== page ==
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Companies have historically turned to patent pools as vehicles for achieving shared objectives. A patent pool can be formed when a group of patent holders agree to pool their patents for some purpose. For instance, members of a patent pool may agree to pool and license their patent rights to a third party in exchange for fees or royalties. In this scenario, the pooling companies may own complementary patents that enable a technical standard. Pooling the complementary patents can enable a licensee to develop a product or service. In another scenario, members of a patent pool may agree to pool and cross-license their patent rights to one another. This may occur when a group of companies are developing similar products and services. Here, the members can benefit from shared patent rights that allow them to focus more of their resources on developing their businesses and less on patent transactional and litigation expenses.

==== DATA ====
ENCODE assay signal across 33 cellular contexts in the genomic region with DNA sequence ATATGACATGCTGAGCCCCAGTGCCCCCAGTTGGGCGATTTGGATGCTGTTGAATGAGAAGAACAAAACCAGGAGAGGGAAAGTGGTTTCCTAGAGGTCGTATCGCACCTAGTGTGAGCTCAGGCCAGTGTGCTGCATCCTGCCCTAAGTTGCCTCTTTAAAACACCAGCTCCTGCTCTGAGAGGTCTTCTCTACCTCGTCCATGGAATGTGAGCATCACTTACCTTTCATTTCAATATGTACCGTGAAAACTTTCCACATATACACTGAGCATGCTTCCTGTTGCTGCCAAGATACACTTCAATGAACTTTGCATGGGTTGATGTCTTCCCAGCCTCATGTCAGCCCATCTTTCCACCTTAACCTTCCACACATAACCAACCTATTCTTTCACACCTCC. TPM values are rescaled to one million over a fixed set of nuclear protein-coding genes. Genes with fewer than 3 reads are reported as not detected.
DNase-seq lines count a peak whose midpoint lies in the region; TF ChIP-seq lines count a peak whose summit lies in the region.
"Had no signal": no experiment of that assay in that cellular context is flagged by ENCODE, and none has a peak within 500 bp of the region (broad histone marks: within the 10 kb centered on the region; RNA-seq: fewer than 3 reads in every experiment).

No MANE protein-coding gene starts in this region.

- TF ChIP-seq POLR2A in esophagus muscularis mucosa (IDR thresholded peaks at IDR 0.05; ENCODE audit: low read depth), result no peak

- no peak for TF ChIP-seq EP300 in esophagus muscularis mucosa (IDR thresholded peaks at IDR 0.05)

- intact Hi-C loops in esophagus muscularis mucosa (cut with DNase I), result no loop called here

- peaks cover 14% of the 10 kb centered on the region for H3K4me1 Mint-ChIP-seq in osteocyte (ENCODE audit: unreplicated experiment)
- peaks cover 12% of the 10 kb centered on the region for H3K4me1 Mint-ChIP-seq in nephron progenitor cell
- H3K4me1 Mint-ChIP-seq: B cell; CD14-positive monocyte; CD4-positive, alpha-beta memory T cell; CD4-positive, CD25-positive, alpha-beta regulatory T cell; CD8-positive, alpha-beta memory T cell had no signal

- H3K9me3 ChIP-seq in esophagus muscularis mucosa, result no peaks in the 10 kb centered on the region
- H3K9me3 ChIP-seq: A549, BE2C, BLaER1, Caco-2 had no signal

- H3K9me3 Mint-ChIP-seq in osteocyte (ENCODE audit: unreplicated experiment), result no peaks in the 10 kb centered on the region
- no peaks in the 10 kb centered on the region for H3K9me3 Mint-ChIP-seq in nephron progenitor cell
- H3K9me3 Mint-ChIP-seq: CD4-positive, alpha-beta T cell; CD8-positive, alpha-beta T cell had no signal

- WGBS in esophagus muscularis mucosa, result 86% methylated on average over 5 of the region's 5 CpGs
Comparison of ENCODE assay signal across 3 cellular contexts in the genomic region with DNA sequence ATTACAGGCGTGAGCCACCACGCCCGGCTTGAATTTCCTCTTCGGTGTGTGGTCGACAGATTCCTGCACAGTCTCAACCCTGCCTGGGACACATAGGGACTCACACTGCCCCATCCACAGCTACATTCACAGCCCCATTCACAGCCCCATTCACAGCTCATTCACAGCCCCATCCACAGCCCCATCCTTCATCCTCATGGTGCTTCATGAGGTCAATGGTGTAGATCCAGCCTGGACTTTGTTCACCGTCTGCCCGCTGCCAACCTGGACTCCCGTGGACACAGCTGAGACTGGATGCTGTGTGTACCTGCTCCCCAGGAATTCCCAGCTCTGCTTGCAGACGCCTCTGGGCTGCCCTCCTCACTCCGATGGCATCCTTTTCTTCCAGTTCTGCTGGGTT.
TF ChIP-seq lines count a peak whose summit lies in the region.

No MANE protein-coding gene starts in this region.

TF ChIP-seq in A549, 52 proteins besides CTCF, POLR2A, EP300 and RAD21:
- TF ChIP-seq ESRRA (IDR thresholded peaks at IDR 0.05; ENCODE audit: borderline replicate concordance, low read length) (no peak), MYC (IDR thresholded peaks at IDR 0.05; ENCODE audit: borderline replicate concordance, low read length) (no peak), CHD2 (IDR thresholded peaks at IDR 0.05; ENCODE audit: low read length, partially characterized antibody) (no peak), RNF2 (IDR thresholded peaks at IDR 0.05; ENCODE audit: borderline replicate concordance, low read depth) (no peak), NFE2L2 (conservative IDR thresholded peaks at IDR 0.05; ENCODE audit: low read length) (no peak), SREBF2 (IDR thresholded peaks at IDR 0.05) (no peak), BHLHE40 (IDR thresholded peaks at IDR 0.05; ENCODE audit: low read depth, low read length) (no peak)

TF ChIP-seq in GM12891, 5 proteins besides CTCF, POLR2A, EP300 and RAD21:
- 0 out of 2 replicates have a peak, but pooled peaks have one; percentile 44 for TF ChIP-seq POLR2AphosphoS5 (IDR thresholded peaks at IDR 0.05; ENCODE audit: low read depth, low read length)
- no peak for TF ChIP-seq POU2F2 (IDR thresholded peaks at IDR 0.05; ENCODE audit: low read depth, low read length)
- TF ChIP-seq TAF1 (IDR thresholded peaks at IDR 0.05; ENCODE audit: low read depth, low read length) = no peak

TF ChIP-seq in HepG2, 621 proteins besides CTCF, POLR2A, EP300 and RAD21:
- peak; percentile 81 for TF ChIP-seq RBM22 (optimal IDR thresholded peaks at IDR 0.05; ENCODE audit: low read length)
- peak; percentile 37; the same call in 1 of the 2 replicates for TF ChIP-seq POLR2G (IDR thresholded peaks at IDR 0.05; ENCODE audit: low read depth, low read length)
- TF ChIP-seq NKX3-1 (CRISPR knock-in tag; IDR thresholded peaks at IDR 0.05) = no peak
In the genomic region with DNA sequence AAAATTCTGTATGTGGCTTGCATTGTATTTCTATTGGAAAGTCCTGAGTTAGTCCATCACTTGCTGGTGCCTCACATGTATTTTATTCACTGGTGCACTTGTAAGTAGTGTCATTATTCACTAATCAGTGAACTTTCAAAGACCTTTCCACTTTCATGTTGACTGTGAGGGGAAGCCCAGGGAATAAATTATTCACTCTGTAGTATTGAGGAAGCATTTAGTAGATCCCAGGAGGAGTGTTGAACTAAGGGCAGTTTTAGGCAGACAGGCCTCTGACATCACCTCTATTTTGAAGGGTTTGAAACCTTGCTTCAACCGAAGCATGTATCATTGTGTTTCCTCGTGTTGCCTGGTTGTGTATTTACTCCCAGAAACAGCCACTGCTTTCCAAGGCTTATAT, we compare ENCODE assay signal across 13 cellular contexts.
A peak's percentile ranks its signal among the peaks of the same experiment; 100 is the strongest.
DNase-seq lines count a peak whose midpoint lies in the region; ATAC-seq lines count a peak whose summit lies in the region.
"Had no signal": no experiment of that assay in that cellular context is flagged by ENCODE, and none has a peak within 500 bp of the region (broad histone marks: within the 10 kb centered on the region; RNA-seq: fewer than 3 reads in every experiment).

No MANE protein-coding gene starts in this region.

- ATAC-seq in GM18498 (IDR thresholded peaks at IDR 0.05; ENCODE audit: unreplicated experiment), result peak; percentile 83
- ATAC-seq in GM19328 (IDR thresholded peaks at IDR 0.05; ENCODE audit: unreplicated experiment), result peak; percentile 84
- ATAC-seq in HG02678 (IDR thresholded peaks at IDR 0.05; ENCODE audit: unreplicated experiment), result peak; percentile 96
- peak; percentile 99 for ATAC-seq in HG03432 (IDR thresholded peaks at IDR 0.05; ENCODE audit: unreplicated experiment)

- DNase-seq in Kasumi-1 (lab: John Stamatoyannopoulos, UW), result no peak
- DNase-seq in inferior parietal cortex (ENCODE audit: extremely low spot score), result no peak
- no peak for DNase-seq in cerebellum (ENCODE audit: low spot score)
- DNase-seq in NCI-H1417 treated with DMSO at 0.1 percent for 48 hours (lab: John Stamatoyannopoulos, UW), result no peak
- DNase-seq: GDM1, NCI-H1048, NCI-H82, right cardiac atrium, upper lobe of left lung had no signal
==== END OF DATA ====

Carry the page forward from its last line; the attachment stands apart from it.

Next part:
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By Ben Clark
United States v. Arthrex, Inc.
Proving that even the driest of constitutional issues can have significant practical effect, the U.S. Supreme Court recently heard argument in United States v. Arthrex. Before the Court was whether administrative judges of the PTAB have been appointed unconstitutionally.
By Bruce M. Wexler, Aaron P. Selikson, Ashley N. Mays-Williams and Susan S. Hwang
The decision appears to take steps to harmonize the prior cases that appropriately were guided by the Wands factors with the cases discussing the “full scope” of enablement that have engendered some confusion in the law.
By Kelvin Han
Federal Circuit Wasn’t Chicken to Grant Equitable Intervening Right in Poultry Processing Equipment Case
A dispute between the two titans in the poultry processing equipment market led the U.S. Court of Appeals for the Federal Circuit to construe the term “protection of investments” in 35 U.S.C. §252.
By Howard Shire and Shaleen J. Patel
On March 12, the Federal Circuit granted Janssen Pharmaceutica’s motion to dismiss Mylan Laboratories’ appeal and denied Mylan’s request for mandamus relief, holding that it lacked jurisdiction to hear Mylan’s appeal.